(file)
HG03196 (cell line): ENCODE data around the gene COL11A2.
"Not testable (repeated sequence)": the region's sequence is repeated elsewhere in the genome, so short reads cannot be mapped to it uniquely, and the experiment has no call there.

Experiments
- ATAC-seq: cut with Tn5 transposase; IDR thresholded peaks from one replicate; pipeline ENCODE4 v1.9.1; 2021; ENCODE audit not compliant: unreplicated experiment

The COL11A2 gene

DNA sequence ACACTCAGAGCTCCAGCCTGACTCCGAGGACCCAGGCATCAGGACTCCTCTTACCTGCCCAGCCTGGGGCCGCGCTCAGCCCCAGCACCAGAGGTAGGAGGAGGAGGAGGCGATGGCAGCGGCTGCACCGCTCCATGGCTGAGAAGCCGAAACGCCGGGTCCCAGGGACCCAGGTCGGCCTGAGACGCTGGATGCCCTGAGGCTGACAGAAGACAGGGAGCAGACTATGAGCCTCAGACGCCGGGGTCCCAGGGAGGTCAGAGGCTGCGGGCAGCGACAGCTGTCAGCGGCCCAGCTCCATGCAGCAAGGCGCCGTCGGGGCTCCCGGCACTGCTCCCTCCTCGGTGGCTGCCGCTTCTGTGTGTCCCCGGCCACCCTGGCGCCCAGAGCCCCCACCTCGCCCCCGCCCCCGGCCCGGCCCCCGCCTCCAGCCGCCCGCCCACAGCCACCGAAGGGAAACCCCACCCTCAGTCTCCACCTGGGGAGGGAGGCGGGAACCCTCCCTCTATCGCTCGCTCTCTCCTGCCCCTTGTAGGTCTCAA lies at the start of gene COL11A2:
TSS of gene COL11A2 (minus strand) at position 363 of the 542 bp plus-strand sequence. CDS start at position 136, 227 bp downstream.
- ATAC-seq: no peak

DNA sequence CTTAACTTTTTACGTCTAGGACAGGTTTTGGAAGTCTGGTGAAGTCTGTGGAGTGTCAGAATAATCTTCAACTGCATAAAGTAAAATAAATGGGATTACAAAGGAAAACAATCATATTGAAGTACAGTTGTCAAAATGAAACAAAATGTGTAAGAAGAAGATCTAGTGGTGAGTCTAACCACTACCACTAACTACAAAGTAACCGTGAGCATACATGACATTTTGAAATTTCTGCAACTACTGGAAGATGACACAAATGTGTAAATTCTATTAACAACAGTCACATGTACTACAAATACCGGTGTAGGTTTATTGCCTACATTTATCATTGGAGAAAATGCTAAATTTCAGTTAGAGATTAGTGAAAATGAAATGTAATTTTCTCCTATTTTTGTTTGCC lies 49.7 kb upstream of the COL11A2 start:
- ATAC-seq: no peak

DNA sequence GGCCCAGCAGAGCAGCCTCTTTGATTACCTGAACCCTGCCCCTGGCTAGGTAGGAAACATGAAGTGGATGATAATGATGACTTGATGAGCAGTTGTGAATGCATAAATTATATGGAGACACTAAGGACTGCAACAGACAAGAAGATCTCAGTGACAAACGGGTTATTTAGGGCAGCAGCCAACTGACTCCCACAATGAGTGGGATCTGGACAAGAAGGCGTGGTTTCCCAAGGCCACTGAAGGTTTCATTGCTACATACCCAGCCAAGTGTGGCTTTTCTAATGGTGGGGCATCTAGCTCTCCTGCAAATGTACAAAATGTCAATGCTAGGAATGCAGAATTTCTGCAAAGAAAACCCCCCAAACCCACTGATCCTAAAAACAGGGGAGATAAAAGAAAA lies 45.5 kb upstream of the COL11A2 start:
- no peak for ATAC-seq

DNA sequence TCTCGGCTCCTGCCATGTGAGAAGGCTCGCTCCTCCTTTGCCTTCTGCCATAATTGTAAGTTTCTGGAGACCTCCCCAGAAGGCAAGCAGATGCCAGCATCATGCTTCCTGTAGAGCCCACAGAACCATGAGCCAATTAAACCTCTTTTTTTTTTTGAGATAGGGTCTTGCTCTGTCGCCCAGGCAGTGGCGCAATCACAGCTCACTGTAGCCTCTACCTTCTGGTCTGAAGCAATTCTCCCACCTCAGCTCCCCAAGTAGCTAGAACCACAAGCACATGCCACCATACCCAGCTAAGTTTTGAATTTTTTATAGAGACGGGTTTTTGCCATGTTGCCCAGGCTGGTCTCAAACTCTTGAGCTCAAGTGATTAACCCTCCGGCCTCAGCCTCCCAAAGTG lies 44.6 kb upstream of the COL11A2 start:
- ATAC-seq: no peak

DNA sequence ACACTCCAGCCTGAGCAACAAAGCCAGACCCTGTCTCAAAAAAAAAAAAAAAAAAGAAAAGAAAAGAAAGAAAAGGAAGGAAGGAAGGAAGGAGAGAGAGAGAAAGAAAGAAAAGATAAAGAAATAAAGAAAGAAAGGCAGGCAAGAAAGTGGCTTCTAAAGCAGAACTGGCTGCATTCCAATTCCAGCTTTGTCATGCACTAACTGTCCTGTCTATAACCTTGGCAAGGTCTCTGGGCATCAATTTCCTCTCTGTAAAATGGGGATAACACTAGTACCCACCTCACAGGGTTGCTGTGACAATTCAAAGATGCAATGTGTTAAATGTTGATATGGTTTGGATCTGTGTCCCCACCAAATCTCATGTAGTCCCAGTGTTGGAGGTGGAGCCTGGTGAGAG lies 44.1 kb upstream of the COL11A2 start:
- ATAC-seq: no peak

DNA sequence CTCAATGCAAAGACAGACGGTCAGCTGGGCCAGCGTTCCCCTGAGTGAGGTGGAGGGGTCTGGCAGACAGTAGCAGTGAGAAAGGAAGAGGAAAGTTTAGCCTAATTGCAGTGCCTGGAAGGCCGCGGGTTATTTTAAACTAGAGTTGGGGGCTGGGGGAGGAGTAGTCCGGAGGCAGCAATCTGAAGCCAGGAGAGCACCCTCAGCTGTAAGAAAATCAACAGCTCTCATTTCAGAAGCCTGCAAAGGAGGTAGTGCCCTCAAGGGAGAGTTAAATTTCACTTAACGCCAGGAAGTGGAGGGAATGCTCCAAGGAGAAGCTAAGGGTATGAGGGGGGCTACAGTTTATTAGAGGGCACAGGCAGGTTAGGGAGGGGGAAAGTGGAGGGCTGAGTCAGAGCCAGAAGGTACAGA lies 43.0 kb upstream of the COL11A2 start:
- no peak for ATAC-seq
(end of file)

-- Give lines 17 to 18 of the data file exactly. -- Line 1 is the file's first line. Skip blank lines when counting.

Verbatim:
DNA sequence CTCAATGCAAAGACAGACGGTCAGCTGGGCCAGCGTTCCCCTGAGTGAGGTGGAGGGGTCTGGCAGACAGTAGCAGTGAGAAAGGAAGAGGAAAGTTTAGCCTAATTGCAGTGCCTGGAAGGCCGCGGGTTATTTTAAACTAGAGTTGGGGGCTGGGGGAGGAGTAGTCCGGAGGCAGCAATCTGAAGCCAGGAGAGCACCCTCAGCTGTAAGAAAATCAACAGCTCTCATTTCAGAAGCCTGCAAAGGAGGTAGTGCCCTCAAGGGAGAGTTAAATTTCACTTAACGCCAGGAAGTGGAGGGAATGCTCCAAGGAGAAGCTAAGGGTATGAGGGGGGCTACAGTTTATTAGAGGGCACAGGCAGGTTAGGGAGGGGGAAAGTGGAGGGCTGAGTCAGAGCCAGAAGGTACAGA lies 43.0 kb upstream of the COL11A2 start:
- no peak for ATAC-seq